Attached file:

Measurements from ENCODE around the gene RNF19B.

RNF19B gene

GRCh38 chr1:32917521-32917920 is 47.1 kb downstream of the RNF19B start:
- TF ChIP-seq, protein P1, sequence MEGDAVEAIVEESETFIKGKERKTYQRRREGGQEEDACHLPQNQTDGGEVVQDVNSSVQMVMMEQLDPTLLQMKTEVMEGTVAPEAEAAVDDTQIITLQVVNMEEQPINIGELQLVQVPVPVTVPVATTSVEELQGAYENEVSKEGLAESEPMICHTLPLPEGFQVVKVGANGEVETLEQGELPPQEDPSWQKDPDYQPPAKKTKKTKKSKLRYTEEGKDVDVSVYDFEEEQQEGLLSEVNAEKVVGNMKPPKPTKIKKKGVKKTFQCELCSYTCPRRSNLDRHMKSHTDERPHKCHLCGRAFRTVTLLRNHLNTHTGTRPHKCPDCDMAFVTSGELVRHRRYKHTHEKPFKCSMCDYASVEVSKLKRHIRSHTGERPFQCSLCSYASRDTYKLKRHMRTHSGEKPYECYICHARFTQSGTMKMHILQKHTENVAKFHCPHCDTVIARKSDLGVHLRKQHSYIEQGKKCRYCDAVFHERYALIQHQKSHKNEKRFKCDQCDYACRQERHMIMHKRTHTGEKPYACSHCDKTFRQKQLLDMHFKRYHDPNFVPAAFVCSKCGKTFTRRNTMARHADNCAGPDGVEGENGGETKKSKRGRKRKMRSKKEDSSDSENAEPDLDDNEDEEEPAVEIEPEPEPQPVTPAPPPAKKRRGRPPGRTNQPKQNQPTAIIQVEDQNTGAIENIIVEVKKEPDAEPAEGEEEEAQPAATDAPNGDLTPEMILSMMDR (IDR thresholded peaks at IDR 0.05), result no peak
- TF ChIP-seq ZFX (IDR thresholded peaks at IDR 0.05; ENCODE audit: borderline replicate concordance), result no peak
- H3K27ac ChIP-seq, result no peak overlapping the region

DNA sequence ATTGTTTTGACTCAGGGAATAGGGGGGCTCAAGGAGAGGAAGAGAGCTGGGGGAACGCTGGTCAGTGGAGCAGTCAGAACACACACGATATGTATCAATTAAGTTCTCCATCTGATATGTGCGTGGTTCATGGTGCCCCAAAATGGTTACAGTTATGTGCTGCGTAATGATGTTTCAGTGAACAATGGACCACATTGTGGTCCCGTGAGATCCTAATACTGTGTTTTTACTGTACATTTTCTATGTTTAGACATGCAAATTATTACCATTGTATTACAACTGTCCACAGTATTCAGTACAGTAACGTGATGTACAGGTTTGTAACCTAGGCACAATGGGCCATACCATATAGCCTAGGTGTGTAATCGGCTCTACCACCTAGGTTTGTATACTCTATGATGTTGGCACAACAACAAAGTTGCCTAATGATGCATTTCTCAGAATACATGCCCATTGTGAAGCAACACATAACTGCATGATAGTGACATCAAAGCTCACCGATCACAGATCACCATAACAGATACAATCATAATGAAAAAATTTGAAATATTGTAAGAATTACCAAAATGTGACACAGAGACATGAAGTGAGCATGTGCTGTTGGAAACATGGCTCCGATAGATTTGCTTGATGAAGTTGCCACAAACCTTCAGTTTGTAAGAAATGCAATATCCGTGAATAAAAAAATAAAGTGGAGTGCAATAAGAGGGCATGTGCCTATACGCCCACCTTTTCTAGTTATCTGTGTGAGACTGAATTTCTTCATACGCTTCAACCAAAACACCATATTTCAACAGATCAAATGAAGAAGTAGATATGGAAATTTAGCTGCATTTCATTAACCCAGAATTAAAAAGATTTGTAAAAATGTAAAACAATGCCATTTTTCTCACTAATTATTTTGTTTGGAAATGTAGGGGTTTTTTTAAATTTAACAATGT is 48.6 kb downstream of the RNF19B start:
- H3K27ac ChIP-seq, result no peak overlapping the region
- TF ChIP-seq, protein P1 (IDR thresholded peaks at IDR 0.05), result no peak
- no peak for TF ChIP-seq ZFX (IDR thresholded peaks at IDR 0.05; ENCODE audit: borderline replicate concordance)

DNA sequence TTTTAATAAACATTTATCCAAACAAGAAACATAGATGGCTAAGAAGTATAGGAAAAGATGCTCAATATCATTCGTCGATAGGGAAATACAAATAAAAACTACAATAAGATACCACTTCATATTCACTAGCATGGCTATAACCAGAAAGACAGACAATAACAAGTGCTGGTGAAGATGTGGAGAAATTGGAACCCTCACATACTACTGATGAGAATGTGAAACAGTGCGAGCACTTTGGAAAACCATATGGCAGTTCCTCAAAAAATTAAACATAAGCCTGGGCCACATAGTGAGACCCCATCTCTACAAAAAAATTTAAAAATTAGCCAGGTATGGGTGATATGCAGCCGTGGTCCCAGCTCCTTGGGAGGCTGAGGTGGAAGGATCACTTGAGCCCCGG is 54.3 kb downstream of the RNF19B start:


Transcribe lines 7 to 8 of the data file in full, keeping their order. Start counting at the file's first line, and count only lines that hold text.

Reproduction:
DNA sequence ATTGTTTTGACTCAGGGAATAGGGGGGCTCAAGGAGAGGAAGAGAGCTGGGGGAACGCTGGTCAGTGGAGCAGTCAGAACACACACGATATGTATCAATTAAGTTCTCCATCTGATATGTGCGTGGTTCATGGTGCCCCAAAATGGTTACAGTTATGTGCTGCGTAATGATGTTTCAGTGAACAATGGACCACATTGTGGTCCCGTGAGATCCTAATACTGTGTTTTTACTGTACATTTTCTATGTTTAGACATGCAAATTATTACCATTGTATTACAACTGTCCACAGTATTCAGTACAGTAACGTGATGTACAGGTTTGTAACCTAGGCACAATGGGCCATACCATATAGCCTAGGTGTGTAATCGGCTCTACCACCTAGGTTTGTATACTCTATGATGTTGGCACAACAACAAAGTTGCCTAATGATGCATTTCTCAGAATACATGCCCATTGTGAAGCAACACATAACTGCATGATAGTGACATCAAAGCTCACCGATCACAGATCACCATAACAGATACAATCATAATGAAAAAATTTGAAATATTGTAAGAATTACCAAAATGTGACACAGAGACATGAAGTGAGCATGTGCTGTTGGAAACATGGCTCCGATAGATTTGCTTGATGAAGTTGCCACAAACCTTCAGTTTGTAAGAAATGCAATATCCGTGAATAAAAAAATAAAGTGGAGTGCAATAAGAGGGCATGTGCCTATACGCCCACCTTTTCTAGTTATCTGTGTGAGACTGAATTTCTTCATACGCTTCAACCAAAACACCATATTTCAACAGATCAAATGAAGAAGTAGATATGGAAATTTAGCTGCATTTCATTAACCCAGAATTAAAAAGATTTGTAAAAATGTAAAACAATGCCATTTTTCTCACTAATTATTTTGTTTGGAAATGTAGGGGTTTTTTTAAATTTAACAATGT is 48.6 kb downstream of the RNF19B start:
- H3K27ac ChIP-seq, result no peak overlapping the region